Federal judge temporarily blocks Kansas voting law restricting out-of-state ballot applications
A federal court temporarily blocked Friday enforcement of a controversial election law passed earlier this year that makes it illegal for out-of-state groups to send Kansas residents advance ballot applications, among other provisions.
HB 2332, which took effect in July, also barred advance ballot applications from being sent if information is already filled out on them. Both provisions were the subject of a lawsuit from national voting rights groups, which argued it violates the First and Fourteenth Amendments, as well as the Commerce Clause of the U.S. Constitution.
The groups, Vote America and the Voter Participation Center, said in the lawsuit that the newly enacted law effectively halts their work in Kansas and keeps them from "employing their most effective means of persuading voters to engage in the democratic process."
Both bills were initially rejected by Gov. Laura Kelly, but lawmakers moved to override her vetoes on largely party-line votes.
U.S. District Court Judge Kathryn Vratil denied Friday a request from the state to dismiss the case and instead blocked the law from being enforced. The ruling merely halts the law's enforcement until the case is resolved, with the judge saying "delayed implementation is not likely to cause material harm, even if it is eventually found to be constitutional and enforceable."
Judge says voter fraud is not a justification for law
In her opinion, Vratil said the law "will have the inevitable effect of reducing the total quantum of speech on an important public issue" and agreed with the voting rights group that a more demanding level of legal review was required.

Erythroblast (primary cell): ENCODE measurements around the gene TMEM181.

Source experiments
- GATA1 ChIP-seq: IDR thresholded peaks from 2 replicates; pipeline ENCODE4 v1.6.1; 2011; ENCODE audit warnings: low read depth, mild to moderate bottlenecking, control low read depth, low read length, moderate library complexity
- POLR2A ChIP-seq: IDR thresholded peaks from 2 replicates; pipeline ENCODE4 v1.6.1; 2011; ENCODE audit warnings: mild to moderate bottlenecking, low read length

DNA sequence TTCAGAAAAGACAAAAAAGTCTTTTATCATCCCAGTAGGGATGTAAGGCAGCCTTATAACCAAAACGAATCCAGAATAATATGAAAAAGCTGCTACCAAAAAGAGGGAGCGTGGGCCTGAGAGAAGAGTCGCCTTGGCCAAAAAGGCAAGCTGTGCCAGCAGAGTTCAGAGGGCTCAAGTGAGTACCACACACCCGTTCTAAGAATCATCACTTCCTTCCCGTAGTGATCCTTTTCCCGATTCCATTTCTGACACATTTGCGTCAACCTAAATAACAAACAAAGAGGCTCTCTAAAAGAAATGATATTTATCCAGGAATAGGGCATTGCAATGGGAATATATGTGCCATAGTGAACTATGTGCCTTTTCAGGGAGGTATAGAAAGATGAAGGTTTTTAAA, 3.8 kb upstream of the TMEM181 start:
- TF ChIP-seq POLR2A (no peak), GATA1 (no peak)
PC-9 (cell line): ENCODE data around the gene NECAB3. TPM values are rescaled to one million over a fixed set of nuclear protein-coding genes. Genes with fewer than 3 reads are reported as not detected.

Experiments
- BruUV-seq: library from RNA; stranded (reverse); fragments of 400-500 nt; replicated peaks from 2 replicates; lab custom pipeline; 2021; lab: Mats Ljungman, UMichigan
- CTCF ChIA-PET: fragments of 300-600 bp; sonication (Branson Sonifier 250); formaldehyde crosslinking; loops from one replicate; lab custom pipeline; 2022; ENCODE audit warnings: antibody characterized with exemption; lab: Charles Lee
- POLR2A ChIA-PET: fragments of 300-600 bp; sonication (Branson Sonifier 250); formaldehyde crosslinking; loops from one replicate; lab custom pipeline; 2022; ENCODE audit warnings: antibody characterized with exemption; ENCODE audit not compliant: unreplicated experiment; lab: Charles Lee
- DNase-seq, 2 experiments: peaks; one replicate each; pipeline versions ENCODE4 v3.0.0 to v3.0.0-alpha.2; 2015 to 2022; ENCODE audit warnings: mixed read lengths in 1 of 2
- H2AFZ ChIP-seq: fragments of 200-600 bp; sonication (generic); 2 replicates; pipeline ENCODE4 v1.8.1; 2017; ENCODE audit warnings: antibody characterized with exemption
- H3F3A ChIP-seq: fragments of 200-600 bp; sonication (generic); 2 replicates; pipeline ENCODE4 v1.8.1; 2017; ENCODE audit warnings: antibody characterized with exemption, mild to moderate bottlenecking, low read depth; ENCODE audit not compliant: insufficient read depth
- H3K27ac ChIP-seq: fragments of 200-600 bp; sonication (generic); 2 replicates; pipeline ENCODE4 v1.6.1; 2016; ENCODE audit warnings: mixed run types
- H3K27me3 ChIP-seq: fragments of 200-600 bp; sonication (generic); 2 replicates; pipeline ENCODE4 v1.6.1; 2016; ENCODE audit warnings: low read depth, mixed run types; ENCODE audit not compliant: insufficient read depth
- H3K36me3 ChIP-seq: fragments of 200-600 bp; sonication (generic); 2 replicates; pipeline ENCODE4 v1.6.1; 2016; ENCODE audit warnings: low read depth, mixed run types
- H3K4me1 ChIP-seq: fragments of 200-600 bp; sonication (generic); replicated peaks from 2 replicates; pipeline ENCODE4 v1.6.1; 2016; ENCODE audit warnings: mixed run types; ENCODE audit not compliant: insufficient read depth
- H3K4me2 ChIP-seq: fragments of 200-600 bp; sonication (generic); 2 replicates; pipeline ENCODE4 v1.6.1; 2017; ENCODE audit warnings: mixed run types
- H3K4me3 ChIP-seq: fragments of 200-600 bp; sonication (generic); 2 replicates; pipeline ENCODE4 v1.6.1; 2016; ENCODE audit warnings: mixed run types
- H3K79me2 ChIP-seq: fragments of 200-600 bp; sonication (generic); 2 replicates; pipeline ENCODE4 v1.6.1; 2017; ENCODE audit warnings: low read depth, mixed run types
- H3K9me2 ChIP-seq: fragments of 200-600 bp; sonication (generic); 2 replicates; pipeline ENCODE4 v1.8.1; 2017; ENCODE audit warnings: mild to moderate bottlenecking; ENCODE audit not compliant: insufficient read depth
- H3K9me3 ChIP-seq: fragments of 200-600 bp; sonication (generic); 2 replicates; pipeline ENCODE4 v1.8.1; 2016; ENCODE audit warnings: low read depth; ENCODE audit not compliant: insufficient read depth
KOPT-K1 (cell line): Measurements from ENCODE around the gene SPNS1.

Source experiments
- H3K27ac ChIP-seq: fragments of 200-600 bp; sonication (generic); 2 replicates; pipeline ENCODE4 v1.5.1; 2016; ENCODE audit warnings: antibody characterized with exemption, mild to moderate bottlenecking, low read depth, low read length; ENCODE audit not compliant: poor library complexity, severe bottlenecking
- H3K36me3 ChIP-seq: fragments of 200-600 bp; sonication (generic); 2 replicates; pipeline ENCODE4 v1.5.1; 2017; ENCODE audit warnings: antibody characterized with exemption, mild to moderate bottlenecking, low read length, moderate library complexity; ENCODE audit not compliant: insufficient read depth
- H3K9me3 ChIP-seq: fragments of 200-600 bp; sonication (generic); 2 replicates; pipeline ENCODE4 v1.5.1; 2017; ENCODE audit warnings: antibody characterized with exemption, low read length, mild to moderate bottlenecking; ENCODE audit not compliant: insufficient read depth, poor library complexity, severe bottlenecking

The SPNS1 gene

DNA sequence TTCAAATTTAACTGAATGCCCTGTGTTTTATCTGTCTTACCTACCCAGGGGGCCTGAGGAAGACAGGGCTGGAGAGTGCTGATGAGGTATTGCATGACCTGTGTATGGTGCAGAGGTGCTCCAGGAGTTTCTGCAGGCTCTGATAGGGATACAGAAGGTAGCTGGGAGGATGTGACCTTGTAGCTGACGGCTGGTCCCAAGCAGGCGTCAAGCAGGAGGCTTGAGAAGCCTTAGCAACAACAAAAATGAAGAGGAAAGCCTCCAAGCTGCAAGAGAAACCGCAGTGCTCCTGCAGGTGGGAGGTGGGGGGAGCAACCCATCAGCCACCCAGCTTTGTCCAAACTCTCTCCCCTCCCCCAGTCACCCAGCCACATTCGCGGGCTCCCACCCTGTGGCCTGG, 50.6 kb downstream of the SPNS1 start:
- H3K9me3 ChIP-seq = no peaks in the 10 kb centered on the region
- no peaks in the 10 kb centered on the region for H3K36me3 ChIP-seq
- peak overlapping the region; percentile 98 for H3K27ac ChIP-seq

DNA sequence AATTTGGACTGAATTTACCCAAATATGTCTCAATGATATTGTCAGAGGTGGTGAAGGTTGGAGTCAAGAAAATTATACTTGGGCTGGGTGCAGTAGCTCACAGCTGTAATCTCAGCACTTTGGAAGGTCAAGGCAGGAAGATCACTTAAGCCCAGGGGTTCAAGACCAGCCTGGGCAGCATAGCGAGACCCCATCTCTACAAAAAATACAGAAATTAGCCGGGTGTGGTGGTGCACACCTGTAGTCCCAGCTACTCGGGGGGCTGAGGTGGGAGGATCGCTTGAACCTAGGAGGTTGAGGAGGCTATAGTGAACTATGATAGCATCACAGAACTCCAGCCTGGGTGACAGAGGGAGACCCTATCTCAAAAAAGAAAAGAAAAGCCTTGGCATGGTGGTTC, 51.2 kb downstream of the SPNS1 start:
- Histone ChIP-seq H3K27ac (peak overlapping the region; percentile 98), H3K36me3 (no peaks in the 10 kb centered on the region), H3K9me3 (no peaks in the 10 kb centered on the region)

The state has argued the bill is a legitimate means of easing confusion among residents, who were often flooded with multiple advance ballot applications in the lead up to the 2020 election. They also said a resident who receives multiple applications could more easily perpetuate voter fraud.
But Vratil rejected those arguments, noting there was no evidence applications mailed by out-of-state groups prompted more calls to election offices in 2020, and that it is unclear residents submitting multiple ballot requests created more work for election workers.
And she pointed to the rigorous process election officials in Kansas employ to ensure a person voting by mail has not sent in multiple ballots. The state could, she said, allow out-of-state groups to send ballots provided they submit the same kind of information a Kansas organization must provide.
"The record contains no evidence that out-of-state entities are more likely than in-state entities to encourage voter fraud or that HB 2332 is necessary to prevent Kansas voters from receiving duplicate mail ballots," Vratil wrote. "Plaintiffs will likely demonstrate that HB 2332 impermissibly restricts their ability to engage in protected First Amendment activity and that it is not narrowly tailored to serve the admittedly compelling state interest of preventing voter fraud."
Spokespeople for the Kansas attorney general and secretary of state's office said they were reviewing the decision and declined comment.
Kansas is the latest battleground over election laws, with 43 voting cases have been filed in 12 states, according to the Brennan Center for Justice, an advocacy group in support of expanded voting rights.
A state-level lawsuit also was filed against both HB 2332 and a separate bill, HB 2183, by a coalition of activist groups which argued, among other things, that provisions of HB 2183 halted their voter registration efforts.
That case is currently proceeding, after a Shawnee County judge declined in September to block the implementation of HB 2183.
Andrew Bahl is a senior statehouse reporter for the Topeka Capital-Journal. He can be reached at email@example.com or by phone at 443-979-6100.